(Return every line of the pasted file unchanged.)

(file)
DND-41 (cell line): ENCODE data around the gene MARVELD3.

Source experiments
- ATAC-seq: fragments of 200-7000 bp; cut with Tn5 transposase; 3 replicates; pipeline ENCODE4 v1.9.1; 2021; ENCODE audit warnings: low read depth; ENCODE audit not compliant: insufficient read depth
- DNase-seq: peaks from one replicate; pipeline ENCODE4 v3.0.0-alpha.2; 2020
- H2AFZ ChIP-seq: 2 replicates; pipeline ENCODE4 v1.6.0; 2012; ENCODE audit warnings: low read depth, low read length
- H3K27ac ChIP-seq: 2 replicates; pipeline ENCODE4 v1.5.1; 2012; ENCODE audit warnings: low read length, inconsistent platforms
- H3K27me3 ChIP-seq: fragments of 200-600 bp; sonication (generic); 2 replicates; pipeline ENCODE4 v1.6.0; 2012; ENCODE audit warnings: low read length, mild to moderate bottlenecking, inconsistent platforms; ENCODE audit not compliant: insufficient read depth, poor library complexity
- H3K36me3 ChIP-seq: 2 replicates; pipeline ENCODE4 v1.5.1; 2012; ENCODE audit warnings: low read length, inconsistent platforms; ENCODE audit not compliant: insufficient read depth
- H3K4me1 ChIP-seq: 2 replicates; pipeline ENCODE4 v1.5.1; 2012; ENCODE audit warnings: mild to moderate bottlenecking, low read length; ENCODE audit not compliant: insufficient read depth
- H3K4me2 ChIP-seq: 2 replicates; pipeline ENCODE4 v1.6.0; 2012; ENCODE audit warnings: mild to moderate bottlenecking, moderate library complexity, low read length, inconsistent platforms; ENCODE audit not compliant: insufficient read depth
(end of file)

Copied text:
DND-41 (cell line): ENCODE data around the gene MARVELD3.

Source experiments
- ATAC-seq: fragments of 200-7000 bp; cut with Tn5 transposase; 3 replicates; pipeline ENCODE4 v1.9.1; 2021; ENCODE audit warnings: low read depth; ENCODE audit not compliant: insufficient read depth
- DNase-seq: peaks from one replicate; pipeline ENCODE4 v3.0.0-alpha.2; 2020
- H2AFZ ChIP-seq: 2 replicates; pipeline ENCODE4 v1.6.0; 2012; ENCODE audit warnings: low read depth, low read length
- H3K27ac ChIP-seq: 2 replicates; pipeline ENCODE4 v1.5.1; 2012; ENCODE audit warnings: low read length, inconsistent platforms
- H3K27me3 ChIP-seq: fragments of 200-600 bp; sonication (generic); 2 replicates; pipeline ENCODE4 v1.6.0; 2012; ENCODE audit warnings: low read length, mild to moderate bottlenecking, inconsistent platforms; ENCODE audit not compliant: insufficient read depth, poor library complexity
- H3K36me3 ChIP-seq: 2 replicates; pipeline ENCODE4 v1.5.1; 2012; ENCODE audit warnings: low read length, inconsistent platforms; ENCODE audit not compliant: insufficient read depth
- H3K4me1 ChIP-seq: 2 replicates; pipeline ENCODE4 v1.5.1; 2012; ENCODE audit warnings: mild to moderate bottlenecking, low read length; ENCODE audit not compliant: insufficient read depth
- H3K4me2 ChIP-seq: 2 replicates; pipeline ENCODE4 v1.6.0; 2012; ENCODE audit warnings: mild to moderate bottlenecking, moderate library complexity, low read length, inconsistent platforms; ENCODE audit not compliant: insufficient read depth